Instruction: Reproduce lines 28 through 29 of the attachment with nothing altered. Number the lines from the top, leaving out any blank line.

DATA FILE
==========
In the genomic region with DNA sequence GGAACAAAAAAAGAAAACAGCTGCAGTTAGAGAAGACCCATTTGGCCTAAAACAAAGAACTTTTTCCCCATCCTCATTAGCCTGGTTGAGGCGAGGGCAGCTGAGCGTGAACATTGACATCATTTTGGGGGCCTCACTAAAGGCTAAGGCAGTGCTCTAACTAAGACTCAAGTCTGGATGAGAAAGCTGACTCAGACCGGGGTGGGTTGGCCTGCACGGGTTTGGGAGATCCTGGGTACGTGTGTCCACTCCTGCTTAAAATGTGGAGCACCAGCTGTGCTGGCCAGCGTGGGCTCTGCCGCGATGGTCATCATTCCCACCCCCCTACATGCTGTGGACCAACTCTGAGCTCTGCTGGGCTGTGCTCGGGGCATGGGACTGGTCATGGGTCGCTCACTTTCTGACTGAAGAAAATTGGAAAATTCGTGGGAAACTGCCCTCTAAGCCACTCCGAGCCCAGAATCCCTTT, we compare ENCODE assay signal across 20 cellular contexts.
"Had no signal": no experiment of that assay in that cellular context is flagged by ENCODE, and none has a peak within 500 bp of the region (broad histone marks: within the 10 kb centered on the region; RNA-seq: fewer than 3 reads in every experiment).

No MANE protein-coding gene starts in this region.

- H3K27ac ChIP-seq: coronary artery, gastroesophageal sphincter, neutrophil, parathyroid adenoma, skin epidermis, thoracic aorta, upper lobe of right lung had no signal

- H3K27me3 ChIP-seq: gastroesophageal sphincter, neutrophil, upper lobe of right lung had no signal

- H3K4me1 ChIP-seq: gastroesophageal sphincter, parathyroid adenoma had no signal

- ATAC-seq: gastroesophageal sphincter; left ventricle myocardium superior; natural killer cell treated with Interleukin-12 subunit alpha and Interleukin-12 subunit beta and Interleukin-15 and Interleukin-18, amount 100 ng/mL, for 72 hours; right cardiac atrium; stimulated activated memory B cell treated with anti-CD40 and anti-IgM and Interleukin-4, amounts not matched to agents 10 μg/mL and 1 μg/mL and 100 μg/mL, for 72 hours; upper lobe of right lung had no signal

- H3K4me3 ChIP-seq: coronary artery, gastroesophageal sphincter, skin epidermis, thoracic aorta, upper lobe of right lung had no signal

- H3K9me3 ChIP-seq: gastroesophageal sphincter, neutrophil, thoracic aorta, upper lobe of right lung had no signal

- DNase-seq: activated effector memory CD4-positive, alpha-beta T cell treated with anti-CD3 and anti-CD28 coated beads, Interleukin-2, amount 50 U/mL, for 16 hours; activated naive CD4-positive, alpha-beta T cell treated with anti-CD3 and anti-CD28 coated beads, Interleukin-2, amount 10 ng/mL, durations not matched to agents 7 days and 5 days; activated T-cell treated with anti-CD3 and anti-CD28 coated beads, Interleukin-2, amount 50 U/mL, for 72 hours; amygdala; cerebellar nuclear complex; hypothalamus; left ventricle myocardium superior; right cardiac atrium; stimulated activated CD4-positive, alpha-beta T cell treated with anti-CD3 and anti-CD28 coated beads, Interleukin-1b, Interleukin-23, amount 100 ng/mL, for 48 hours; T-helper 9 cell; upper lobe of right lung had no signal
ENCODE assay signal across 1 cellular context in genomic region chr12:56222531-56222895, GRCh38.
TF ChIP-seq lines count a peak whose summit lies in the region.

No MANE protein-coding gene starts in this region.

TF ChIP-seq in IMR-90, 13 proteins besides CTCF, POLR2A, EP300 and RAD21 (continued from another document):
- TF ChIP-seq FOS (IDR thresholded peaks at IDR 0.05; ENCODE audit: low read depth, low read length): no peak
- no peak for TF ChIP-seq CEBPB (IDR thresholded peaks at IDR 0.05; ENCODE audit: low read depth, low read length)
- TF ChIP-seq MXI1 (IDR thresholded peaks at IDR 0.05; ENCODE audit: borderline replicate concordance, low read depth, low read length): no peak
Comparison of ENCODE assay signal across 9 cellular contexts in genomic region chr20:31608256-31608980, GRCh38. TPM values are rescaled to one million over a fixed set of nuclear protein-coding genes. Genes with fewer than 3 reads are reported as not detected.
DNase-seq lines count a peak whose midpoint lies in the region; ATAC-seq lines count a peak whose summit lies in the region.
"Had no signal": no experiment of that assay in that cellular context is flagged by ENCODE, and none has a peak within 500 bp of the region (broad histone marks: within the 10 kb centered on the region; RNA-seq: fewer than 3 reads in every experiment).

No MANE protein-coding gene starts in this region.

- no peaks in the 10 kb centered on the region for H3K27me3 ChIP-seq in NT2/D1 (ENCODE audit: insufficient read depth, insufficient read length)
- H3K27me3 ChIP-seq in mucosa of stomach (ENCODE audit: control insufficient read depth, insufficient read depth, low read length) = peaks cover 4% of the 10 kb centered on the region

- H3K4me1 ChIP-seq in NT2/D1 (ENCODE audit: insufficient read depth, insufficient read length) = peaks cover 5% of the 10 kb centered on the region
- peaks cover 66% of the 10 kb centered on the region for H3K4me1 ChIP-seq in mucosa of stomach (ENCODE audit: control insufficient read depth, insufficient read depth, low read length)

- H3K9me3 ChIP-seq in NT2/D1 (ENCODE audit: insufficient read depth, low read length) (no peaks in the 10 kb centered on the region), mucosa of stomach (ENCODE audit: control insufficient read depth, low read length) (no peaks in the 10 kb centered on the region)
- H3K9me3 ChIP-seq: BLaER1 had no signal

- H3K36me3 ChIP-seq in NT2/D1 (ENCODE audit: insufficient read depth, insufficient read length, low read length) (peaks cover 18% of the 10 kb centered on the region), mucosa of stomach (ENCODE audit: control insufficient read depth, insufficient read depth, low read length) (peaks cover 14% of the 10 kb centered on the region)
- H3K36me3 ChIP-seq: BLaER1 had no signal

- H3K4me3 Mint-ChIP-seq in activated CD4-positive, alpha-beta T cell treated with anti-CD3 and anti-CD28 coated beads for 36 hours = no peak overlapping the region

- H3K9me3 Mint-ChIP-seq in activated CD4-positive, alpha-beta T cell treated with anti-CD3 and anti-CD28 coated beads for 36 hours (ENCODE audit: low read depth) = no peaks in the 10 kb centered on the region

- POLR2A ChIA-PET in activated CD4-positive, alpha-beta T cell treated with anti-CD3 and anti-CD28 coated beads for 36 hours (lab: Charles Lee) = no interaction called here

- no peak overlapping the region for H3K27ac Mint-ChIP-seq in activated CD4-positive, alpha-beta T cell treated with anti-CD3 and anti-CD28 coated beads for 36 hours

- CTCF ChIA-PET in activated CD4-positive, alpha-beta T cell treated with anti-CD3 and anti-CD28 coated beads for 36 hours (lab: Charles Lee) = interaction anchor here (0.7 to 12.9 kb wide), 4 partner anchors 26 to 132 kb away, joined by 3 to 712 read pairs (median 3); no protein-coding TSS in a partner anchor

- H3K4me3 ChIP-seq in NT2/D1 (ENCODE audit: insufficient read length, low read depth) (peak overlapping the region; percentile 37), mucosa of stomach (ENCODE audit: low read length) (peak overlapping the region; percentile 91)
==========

- H3K36me3 ChIP-seq in NT2/D1 (ENCODE audit: insufficient read depth, insufficient read length, low read length) (peaks cover 18% of the 10 kb centered on the region), mucosa of stomach (ENCODE audit: control insufficient read depth, insufficient read depth, low read length) (peaks cover 14% of the 10 kb centered on the region)
- H3K36me3 ChIP-seq: BLaER1 had no signal